WHAT ARE CULINARY HERBS
It may be said that sweet or culinary herbs are those annual, biennial or perennial plants whose green parts, tender roots or ripe seeds have an aromatic flavor and fragrance. The flavor and fragrance is due either to a volatile oil or to other chemically named substances peculiar to the individual species. Since many of them have pleasing odors, they have been called sweet, and since they have been long used in cookery to add their characteristic flavors to soups, stews, dressings, sauces and salads, they are popularly called culinary. This last designation is less happy than the former, since many other herbs, such as cabbage, spinach, kale, dandelion and collards, are also culinary herbs. These vegetables are, however, probably more widely known as potherbs or greens.
MARKET DEMAND AND VALUE
It is interesting to note that it is difficult to obtain the annual crops of individual herbs, the acreage devoted to each, the average cost, yield and profit an acre, etc. The only way of determining the approximate standing of the various species is the apparent demand for each in the large markets and stores.
Unquestionably the greatest call is for parsley, which is used in restaurants and hotels more extensively as a garnish than any other herb. In this capacity it ranks about equal with watercress and lettuce, which both find their chief uses as salads.
CULINARY HERBS COMPARISON AND RATE OF DEMAND
As a flavoring agent, parsley is probably less used than sage, but more than any of the other herbs. It is chiefly employed in dressings with mild meats such as chicken, turkey, venison, veal, with baked fish; and for soups, stews, and sauces, especially those used with boiled meats, fish and fricassees of the meats mentioned. Thus, it has a wider application than any other of the culinary herbs.
Sage, which is a strongly flavored plant, is used chiefly with such fat meats as pork, goose, duck, and various kinds of game. Large quantities are mixed with sausage meat and, in some countries, with certain kinds of cheese. Throughout the United States, it is probably the most frequently called into requisition of all herbs, probably outranking any two of the others, with the exception of parsley.
Thyme and savory stand about equal, and are chiefly used like parsley, though both, especially the former, are used in certain kinds of sausage. Marjoram, which is similarly employed, comes next, then follow balm, fennel, and basil.
CLASSIFICATION OF CULINARY HERBS
Culinary herbs may be divided into three groups; those whose foliage furnishes the flavor, those whose seed is used and those few whose roots are prepared. In the kitchen, foliage herbs are employed either green or as decoctions or dried, each way with its special advocates, advantages and applications.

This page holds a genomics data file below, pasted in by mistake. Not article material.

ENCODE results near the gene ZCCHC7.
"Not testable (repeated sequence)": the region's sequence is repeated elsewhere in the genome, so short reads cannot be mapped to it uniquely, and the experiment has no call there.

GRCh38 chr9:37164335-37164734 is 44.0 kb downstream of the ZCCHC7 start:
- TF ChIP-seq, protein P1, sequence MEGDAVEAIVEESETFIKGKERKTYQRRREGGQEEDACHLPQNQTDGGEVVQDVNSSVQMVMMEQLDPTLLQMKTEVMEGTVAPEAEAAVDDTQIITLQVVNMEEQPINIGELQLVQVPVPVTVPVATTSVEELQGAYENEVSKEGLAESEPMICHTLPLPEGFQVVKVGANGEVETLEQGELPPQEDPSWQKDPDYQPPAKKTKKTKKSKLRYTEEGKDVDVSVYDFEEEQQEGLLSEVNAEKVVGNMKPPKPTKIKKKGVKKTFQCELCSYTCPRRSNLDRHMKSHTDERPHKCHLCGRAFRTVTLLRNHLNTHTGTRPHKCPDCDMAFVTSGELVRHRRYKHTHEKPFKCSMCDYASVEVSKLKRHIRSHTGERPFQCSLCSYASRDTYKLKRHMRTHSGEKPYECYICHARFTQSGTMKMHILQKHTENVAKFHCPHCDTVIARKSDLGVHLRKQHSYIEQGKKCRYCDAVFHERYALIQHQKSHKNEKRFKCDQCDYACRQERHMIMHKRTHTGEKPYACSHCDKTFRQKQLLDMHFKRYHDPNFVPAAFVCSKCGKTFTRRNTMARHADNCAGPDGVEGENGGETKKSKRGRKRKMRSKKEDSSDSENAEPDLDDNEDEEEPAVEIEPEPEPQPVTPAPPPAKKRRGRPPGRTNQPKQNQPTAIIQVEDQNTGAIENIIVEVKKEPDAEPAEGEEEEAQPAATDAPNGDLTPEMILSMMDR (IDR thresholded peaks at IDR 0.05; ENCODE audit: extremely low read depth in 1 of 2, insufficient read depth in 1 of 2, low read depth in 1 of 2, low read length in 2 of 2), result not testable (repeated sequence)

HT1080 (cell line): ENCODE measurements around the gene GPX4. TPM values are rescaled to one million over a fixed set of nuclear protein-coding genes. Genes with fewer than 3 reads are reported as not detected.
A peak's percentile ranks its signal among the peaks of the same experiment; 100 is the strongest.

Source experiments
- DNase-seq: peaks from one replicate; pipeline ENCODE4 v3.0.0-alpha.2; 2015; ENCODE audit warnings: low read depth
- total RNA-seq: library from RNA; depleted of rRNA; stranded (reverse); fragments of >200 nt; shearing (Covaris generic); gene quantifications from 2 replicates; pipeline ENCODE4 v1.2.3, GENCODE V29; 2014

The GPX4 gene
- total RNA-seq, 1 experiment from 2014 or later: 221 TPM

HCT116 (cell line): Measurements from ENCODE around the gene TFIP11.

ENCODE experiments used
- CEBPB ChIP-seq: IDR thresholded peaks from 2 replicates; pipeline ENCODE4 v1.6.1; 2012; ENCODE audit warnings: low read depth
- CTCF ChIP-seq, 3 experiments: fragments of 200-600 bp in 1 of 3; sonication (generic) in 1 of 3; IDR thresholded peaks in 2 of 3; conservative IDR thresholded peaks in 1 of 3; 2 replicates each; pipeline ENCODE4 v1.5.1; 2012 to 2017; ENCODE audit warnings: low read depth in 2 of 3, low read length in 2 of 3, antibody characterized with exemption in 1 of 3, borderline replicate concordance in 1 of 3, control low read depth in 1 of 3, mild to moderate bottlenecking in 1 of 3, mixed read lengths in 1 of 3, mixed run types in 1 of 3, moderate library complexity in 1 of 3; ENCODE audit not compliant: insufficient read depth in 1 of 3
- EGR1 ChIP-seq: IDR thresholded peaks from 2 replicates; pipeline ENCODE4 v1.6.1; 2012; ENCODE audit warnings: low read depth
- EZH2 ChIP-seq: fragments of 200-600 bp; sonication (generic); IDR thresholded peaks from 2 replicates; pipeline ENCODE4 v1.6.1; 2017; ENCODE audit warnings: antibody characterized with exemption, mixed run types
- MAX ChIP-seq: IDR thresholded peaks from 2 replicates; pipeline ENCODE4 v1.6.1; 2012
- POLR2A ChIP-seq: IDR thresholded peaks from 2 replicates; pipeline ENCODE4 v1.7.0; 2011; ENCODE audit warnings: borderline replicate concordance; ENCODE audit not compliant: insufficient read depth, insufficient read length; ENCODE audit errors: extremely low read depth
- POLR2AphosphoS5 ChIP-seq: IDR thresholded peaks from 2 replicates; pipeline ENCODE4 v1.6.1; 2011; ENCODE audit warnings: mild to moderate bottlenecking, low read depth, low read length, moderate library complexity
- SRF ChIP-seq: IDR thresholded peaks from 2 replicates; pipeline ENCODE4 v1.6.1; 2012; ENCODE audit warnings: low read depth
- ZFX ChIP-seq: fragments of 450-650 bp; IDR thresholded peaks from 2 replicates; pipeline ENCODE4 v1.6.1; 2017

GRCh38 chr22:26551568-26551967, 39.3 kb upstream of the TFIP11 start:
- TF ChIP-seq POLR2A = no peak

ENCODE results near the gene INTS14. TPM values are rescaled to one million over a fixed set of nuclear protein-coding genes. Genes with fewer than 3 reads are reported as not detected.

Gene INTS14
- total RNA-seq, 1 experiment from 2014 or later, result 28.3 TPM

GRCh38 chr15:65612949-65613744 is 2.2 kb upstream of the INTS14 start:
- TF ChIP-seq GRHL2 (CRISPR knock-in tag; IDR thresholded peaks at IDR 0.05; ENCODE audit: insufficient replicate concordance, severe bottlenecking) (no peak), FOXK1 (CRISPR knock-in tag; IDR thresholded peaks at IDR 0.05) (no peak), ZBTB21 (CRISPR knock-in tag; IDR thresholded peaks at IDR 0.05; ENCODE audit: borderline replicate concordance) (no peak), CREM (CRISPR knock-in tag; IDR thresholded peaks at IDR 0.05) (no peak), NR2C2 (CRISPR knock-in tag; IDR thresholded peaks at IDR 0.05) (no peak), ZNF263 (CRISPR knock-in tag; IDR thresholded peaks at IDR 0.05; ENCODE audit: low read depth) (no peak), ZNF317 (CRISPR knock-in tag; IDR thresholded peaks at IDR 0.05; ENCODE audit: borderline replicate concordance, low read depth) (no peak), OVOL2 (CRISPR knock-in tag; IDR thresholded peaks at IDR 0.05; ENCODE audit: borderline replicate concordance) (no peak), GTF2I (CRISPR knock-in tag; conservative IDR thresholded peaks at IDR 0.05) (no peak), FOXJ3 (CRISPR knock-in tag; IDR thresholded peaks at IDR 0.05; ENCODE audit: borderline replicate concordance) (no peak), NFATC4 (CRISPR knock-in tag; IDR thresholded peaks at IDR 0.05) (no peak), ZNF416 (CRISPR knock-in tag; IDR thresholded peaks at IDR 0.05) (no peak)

Green herbs, if freshly and properly gathered, are richest in flavoring substances and when added to sauces, fricassees, stews, etc., reveal their freshness by their particles as well as by their decidedly finer flavor.
In salads, they almost entirely supplant both the dried and the decocted herbs. Their fresh colors are pleasing to the eye and their crispness to the palate. Whereas the specks of the dried herbs would be objectionable, and both these and the decoctions impart a somewhat inferior flavor to such dishes.
Since herbs cannot, however, always be obtained throughout the year, unless they are grown in window boxes, they are infused or dried. Both infusing and drying are similar processes in themselves, but for best results they are dependent upon the observance of a few simple rules.
LOCATION OF CULINARY HERB GARDEN
In general, the most favorable exposure for a herb garden is toward the south, but lacking such an exposure should not deter one from planting herbs on a northern slope if this be the only site available. Indeed, such sites often prove remarkably good if other conditions are propitious and proper attention is given the plants. Similarly, a smooth, gently sloping surface is especially desirable. But even in gardens in which the ground is almost billowy the gardener may often take advantage of the irregularities by planting the moisture-loving plants in the hollows and those that like dry situations upon the ridges. Nothing like turning disadvantages to account!